Every year in July we have had a large fire come up from the south, and this year was no exception…the only difference being that this fire was much more intense and burned a greater proportion of the site than ever before! The fire was 15 km to the south the night before, but fueled by large amounts of gamba grass and strong winds, it came racing through the property and jumping fire breaks easily, including the creek on both sides of the airstrip. The gamba fire to the east of the house was burning higher than the tree canopy, and moving at incredible speeds. This has left a lot of the site completely scorched.
Fire utes putting out some of the flames that jumped north of the airstrip.
Fire behind the Coomalie shed. The fire behind the house was even higher.
IRES students have been taking advantage of the fire to investigate its effects on both vegetation and fairy-wren behavior. We have a number of wrens with radio transmitters in areas that burned, and are excited to be tracking the aftermath of the bird. Many of the birds have moved to the only vegetation that escaped the burn, namely bamboo lining the creek, while some of the birds have moved to adjacent areas that were more patchily burnt, and the social interactions between groups have increased as a result of this reshuffling.
Students interested in vegetation and habitat use for their projects are also doing lots of vegetation plots to document the change in vegetation following the fire. Check out the height of the fire scar in the following picture:
We just got back from spending 4 days in Kakadu National Park, which is twice listed as a World Heritage site and well-known for its scenery, culture, and wildlife. Highlights of the trip included watching the sunset at Ubirr, taking a sunrise cruise at Yellow Waters, hiking around Nourlangie Rock, seeing a saltwater croc in the billabong behind one our campsites eat a fish, and seeing several endemic bird species (including a lifer for me—the Banded Fruit-Dove!).
Pictures below include the group at Ubirr and at Nourlangie.
Before the Ubirr sunset
Hiking at Nourlangie
The past two weekends we have gone in groups to Litchfield National Parks, one of my favorite spots in the NT. Students enjoyed spectacular views of waterfalls, the impressive engineering ability of termites that create magnetic termite mounds, and finished the day with a refreshing swim at Wangi Falls.
The Rogaine is (in addition to being an American hair loss solution foam), an orienteering competition where teams of 2-5 attempt to gain as many points as possible by reaching checkpoints (“controls”) based on a provided map. Each team can determine their own route and make their course as challenging or relaxed as they please. I went with a competitive group of IRES members: Sam, Roxy, and Nicole. The four of us wanted to put on a good show, despite this being everyone’s first time orienteering. The course we mapped was north of our usual study site and it was enjoyable to explore new areas of the property. We started at 2:15 and finished at 7:50 p.m., just shy of the 6-hour limit, garnering 800 points (controls ranged in value from 20 to 120 points, depending on difficulty, distance, etc.). We pushed ourselves pretty hard and did a good job of navigating relatively accurately and keeping our eyes open for the controls (effectively boxes attached to trees). Our course took us all over the map, primarily after the high value controls that were spread out and more difficult to access.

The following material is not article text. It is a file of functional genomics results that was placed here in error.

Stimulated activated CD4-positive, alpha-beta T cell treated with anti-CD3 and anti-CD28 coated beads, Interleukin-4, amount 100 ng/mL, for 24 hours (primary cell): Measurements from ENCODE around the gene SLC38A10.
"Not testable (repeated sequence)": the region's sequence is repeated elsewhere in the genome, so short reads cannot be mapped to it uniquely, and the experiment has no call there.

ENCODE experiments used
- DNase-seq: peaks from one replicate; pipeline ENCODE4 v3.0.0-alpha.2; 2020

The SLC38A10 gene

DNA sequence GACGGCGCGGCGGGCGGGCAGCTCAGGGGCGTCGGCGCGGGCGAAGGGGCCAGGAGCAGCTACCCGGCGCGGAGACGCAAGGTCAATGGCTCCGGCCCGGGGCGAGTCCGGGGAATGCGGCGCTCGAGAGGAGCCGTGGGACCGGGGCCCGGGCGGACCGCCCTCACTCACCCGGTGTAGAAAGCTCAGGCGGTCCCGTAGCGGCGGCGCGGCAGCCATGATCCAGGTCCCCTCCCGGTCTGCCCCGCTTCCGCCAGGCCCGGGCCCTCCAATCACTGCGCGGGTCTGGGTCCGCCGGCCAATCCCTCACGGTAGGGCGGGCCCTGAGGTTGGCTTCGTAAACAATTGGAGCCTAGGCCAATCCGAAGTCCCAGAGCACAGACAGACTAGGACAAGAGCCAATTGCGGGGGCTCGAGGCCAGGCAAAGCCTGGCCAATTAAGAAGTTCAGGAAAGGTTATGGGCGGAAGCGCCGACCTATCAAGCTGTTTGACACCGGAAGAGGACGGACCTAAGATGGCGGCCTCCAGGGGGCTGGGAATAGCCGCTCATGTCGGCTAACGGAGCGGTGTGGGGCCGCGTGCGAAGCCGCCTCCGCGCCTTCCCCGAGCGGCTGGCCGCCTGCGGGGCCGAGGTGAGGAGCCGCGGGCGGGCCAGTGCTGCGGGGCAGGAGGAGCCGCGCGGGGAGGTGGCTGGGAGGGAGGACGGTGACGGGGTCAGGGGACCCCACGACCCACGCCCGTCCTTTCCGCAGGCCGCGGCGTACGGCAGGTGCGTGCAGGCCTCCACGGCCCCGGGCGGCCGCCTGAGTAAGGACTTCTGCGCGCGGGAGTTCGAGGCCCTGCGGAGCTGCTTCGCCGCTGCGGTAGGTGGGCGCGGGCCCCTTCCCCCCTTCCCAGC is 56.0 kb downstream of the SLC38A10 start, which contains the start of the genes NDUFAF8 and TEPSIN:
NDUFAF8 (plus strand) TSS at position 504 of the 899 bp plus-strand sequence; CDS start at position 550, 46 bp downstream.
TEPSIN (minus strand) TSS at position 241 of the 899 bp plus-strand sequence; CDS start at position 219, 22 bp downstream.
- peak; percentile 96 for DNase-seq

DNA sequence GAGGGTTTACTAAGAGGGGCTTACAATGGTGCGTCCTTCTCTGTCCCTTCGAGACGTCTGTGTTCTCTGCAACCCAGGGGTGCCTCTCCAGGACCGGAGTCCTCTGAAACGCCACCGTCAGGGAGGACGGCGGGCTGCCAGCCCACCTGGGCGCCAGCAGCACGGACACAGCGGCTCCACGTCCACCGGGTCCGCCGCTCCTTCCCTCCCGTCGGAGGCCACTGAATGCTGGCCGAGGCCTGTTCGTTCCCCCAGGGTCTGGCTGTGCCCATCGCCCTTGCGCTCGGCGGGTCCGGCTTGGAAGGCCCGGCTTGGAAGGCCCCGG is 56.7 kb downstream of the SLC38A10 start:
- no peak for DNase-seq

We found marker 100!
A lot of the area to the north was burning, and we crossed the line of fire four different times on our quest (a feature I was much more comfortable with given the burn the previous day at the airstrip). I was the teammate who (in addition to carrying Sam’s 2L of water for her) went up to each control and punched the pattern onto our score sheet. I also was the team member who found it enjoyable to run up the hill to the microwave tower (a tougher haul than the Slope at Cornell arguably) because of my sheer enjoyment of the Rogaine, even though it was already hour five.
After the Rogaine with our bottle of wine for being the top team in the “Come and Try” category
The final point we found in the dark (with headlamps but almost no visibility) at the top of a hill of viciously thick grass, which took a good 7-8 minutes of intense rock scrambling/climbing to summit, and longer to descend safely. Despite it being cool and dark, the hardest we all sweated was while climbing the final hill. There isn’t a sufficient comparison for the thickness of foliage we traversed (it’s an invasive species called Gamba Grass that is important to many of our projects). We then hightailed it back to the finish in time to enjoy a delicious dinner (bolognaise pasta, watermelon, carrot cake, and never enough water. I consumed 4 L during the six hour period). Despite it being our first time (and many of the people present being real pros at Rogaine), we finished in 5th of 16 teams overall with 800 pts (2 teams in the 900’s, 2 in the 1100’s), beating out over ten other teams, which we were thrilled with. The seasoned Rogainers were impressed with our tremendous effort that rivaled their own success.
Nicole and I plotted out the minimum distance we could have traveled during the Rogaine (assuming perfectly straight trajectories between points) to be 18km. We estimate that our actual distance traveled was in the mid to low twenties (!!!). Considering we had already walked 6-10 km that day in the field (average daily distance ranges from 12-20 km I’d say), doing 20+ in an afternoon pushed us pretty hard. The day after, my legs feel pretty good, though I had to pop a few blisters. So, who will join me in some of these events back in the States?!